Ray White chief economist Nerida Conisbee has analysed the parallels between Melbourne’s 112-day lockdown last year and what is happening across Melbourne, Sydney and Adelaide now in terms of property listings and sales.
Sydney has been in lockdown since the end of June, Melbourne since mid-July and Adelaide has just started. At this stage, all of these are less lengthy than Melbourne’s 112-day Stage 4 lockdown last year.
Last year, the Ray White network in Victoria found the number of property listings halved from the start of lockdown on 7 July until September. By the end of September, the state was back to 2019 levels.
From June 2020 to December 2020, house prices in Melbourne dropped by 2.3 per cent, despite all other capital cities seeing increases. In the first six months of this year, Melbourne’s house prices grew 11 per cent.
All over Australia, people’s work and lifestyle changed, creating greater demand for a second home.
Australians’ desire for more space established a precedent for the purchase of big homes on big blocks in places not particularly close to CBDs. The strongest performer in Melbourne over the past 12 months has been the Mornington Peninsula.
Melbourne recorded the biggest movement of people to regional Victoria ever and the biggest movement to Queensland since the early 1990’s recession. This boosted housing markets in places like the Sunshine Coast, Brisbane, the Gold Coast and in many regional Victorian towns.
A lot of time at home, higher savings rates and the need for bigger/nicer homes sparked a renovation boom in Victoria. The state recorded more approvals for alterations and additions to their homes than any other state, as well as the highest 12-month period ever recorded.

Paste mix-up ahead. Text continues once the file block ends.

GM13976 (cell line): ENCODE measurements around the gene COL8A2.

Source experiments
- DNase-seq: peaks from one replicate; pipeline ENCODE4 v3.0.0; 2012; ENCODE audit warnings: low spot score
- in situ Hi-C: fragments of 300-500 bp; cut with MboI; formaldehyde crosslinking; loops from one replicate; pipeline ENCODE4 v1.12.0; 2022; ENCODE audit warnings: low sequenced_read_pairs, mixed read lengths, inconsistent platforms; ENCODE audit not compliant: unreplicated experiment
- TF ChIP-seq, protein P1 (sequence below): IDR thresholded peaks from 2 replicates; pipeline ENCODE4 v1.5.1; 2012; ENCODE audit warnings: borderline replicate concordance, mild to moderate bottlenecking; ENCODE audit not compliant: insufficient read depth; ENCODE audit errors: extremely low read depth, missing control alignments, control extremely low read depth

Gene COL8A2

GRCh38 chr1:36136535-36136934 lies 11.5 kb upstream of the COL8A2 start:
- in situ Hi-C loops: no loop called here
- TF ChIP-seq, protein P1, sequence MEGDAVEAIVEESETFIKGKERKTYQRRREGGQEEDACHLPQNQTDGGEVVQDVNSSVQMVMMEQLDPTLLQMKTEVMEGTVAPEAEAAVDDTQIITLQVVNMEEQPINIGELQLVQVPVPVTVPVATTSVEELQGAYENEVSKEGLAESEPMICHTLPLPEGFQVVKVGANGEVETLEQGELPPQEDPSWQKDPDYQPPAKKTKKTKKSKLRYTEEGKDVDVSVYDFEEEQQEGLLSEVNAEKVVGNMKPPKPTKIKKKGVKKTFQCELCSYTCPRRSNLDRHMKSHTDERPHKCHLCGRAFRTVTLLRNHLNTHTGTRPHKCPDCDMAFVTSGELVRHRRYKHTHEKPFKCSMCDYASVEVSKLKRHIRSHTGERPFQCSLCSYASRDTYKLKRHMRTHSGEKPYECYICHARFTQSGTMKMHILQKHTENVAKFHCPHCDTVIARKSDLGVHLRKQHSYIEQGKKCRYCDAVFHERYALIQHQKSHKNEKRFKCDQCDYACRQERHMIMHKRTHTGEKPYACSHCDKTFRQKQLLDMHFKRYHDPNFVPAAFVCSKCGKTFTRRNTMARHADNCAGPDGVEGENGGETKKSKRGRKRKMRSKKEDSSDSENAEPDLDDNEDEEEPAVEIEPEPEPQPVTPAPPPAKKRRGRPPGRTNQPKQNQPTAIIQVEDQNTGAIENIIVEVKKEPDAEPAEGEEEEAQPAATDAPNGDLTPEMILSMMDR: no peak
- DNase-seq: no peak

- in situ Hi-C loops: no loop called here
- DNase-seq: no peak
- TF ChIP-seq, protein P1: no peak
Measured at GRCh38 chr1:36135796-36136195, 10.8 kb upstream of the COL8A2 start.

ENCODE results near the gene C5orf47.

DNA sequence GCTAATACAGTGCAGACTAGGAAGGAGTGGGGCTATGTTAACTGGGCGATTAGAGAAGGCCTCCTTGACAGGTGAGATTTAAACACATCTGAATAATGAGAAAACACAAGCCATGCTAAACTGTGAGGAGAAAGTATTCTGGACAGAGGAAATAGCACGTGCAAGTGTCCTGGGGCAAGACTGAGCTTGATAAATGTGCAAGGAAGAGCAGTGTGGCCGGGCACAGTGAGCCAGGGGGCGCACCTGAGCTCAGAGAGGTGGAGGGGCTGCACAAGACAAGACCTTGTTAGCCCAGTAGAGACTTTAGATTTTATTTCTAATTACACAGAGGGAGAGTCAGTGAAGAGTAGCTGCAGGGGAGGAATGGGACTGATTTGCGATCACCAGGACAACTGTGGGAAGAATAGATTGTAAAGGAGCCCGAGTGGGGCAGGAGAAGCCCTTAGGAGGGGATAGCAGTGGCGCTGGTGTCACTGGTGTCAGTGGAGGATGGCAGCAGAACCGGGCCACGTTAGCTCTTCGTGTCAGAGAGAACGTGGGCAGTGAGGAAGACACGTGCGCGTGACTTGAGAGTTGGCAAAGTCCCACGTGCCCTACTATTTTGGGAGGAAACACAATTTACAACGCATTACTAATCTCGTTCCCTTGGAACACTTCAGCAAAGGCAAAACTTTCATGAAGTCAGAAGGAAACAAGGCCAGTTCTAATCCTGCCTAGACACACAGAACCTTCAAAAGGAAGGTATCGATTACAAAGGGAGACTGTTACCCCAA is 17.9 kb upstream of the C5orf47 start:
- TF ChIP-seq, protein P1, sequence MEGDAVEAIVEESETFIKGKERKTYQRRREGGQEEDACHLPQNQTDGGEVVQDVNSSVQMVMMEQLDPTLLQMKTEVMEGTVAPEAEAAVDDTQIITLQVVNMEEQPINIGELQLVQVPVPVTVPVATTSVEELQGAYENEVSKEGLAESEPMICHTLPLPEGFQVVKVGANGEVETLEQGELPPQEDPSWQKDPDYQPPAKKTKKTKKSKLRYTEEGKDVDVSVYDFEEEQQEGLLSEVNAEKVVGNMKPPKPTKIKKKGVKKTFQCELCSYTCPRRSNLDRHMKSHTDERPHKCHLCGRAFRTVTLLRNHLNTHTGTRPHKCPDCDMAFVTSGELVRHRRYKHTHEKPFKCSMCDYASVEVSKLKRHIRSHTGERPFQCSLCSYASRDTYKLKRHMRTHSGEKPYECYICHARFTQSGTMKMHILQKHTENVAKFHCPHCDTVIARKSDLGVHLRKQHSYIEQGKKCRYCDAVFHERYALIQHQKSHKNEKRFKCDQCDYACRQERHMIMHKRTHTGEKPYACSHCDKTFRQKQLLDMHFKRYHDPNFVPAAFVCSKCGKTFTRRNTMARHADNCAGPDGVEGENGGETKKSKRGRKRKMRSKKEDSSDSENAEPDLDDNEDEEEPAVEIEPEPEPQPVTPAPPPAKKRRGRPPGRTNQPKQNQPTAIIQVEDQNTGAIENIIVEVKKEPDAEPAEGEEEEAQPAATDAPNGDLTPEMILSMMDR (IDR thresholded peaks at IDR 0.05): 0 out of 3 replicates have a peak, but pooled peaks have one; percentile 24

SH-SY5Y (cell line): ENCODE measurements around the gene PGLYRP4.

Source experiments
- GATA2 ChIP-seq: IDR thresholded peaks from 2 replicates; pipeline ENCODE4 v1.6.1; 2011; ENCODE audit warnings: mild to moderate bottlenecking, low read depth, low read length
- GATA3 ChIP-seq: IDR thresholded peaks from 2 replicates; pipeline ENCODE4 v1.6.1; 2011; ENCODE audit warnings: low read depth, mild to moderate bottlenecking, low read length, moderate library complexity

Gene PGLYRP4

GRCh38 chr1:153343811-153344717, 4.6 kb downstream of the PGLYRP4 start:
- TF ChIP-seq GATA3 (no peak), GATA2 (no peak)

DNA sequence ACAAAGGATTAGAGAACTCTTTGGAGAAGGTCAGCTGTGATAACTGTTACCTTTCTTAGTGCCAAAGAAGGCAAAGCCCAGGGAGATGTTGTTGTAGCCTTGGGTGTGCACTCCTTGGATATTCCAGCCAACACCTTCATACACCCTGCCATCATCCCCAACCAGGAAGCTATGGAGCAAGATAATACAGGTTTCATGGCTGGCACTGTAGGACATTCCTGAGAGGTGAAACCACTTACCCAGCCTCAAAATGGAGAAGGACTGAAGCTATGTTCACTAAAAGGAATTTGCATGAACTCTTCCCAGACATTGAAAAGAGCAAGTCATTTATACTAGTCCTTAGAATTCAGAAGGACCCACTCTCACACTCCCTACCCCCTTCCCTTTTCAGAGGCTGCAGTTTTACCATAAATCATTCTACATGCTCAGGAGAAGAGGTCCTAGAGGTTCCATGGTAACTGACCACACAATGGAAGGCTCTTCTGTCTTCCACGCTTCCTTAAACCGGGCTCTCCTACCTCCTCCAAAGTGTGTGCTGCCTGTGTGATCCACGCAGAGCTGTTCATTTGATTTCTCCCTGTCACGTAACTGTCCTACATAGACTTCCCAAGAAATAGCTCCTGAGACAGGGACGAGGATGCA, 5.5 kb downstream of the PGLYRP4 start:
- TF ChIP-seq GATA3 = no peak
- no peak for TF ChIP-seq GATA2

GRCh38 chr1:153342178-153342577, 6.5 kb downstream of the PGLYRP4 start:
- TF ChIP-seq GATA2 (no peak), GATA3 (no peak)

Meanwhile, Melbourne’s most expensive suburbs, such as Hawthorn, Canterbury and Armadale, all saw declining interest. These areas are still recording house price declines.
Office, residential and retail vacancies rose rapidly during the lockdown and as a result the City of Melbourne estimated that economic productivity for the area dropped 22 per cent. This is the most negatively impacted market by COVID in Australia.
Rents for houses dropped marginally and the unit market was hit particularly hard.
The apartment and unit market suffered from a combination of the lockdown, a large number of apartments built in previous years and foreign border closures impacting student numbers.
Since the start of 2021, rents for houses are increasing and it does look like we are starting to see a stabilisation of unit rents.
Differences from current restrictions
Melbourne’s lockdown last year was different in a number of ways to what is currently occurring in Sydney, Melbourne and Adelaide. As a result there will also be different impacts.
In particular, Melbourne has always been the most restrictive to the way you can buy/sell/rent while under lockdown.
This means a far harsher impact on properties available for sale. This is still the case for Melbourne in this lockdown.
The lockdown was also particularly long. At this stage, it is uncertain when the current restrictions will end.
Melbourne entered the lockdown at a time when there was no vaccine and the Australian economy was just beginning to recover. The current lockdowns are coming at a time when Australia is slowly being vaccinated and the economy is booming.
The real estate industry is adapting more quickly to changing circumstances including moving to virtual inspections, online auctions and fewer people at open homes.
The biggest certainty we have around the lockdowns is that properties for sale will decline and that at the end, we will see a jump in listings post lockdown. Depending on how long this goes for, we could be in for the strongest spring on record when measured by properties available for sale.